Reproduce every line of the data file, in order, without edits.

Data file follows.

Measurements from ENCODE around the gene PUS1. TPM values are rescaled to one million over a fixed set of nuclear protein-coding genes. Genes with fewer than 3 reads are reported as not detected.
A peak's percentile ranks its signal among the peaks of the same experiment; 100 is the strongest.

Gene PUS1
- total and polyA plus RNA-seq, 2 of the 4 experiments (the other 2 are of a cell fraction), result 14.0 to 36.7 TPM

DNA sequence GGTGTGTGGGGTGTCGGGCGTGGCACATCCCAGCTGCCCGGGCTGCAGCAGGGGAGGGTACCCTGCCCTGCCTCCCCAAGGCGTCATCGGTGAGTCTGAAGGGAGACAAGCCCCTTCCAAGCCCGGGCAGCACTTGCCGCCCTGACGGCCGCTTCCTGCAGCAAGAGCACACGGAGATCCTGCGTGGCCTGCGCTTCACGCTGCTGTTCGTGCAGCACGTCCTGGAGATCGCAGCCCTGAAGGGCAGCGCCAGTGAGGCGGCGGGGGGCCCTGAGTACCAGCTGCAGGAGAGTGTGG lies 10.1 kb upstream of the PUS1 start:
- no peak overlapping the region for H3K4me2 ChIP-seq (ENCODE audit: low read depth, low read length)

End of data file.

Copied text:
Measurements from ENCODE around the gene PUS1. TPM values are rescaled to one million over a fixed set of nuclear protein-coding genes. Genes with fewer than 3 reads are reported as not detected.
A peak's percentile ranks its signal among the peaks of the same experiment; 100 is the strongest.

Gene PUS1
- total and polyA plus RNA-seq, 2 of the 4 experiments (the other 2 are of a cell fraction), result 14.0 to 36.7 TPM

DNA sequence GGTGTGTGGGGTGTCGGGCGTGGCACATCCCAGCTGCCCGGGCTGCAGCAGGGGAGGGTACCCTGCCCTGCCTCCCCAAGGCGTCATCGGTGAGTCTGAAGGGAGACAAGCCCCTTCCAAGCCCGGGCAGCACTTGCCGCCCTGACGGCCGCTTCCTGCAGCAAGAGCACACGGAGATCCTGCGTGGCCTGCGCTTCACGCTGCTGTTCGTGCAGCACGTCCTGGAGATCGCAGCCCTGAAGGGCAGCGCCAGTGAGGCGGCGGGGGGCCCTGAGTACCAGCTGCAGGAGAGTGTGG lies 10.1 kb upstream of the PUS1 start:
- no peak overlapping the region for H3K4me2 ChIP-seq (ENCODE audit: low read depth, low read length)